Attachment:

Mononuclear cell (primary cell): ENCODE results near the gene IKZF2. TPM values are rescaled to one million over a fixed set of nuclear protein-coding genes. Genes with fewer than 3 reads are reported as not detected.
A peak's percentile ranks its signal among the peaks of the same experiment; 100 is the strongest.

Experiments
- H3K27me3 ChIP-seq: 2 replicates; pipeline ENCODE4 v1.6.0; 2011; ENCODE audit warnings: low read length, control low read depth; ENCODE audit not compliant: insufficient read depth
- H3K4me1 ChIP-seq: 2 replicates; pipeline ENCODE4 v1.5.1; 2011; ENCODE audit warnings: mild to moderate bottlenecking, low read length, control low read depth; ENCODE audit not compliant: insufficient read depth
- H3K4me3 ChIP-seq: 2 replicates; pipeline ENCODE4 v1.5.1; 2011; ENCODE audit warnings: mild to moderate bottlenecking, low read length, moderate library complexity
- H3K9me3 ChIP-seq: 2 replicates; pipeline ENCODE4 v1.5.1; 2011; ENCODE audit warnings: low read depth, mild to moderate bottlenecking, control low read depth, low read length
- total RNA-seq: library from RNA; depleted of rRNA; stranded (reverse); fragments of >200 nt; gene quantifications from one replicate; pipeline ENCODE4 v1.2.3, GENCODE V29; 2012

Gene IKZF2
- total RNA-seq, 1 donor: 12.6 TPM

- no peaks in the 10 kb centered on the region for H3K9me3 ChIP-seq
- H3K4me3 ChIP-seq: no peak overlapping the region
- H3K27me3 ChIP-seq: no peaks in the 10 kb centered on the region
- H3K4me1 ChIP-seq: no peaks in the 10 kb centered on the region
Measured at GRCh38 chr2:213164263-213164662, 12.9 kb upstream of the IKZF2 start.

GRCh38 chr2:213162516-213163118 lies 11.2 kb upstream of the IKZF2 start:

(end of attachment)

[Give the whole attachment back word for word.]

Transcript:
Mononuclear cell (primary cell): ENCODE results near the gene IKZF2. TPM values are rescaled to one million over a fixed set of nuclear protein-coding genes. Genes with fewer than 3 reads are reported as not detected.
A peak's percentile ranks its signal among the peaks of the same experiment; 100 is the strongest.

Experiments
- H3K27me3 ChIP-seq: 2 replicates; pipeline ENCODE4 v1.6.0; 2011; ENCODE audit warnings: low read length, control low read depth; ENCODE audit not compliant: insufficient read depth
- H3K4me1 ChIP-seq: 2 replicates; pipeline ENCODE4 v1.5.1; 2011; ENCODE audit warnings: mild to moderate bottlenecking, low read length, control low read depth; ENCODE audit not compliant: insufficient read depth
- H3K4me3 ChIP-seq: 2 replicates; pipeline ENCODE4 v1.5.1; 2011; ENCODE audit warnings: mild to moderate bottlenecking, low read length, moderate library complexity
- H3K9me3 ChIP-seq: 2 replicates; pipeline ENCODE4 v1.5.1; 2011; ENCODE audit warnings: low read depth, mild to moderate bottlenecking, control low read depth, low read length
- total RNA-seq: library from RNA; depleted of rRNA; stranded (reverse); fragments of >200 nt; gene quantifications from one replicate; pipeline ENCODE4 v1.2.3, GENCODE V29; 2012

Gene IKZF2
- total RNA-seq, 1 donor: 12.6 TPM

- no peaks in the 10 kb centered on the region for H3K9me3 ChIP-seq
- H3K4me3 ChIP-seq: no peak overlapping the region
- H3K27me3 ChIP-seq: no peaks in the 10 kb centered on the region
- H3K4me1 ChIP-seq: no peaks in the 10 kb centered on the region
Measured at GRCh38 chr2:213164263-213164662, 12.9 kb upstream of the IKZF2 start.

GRCh38 chr2:213162516-213163118 lies 11.2 kb upstream of the IKZF2 start: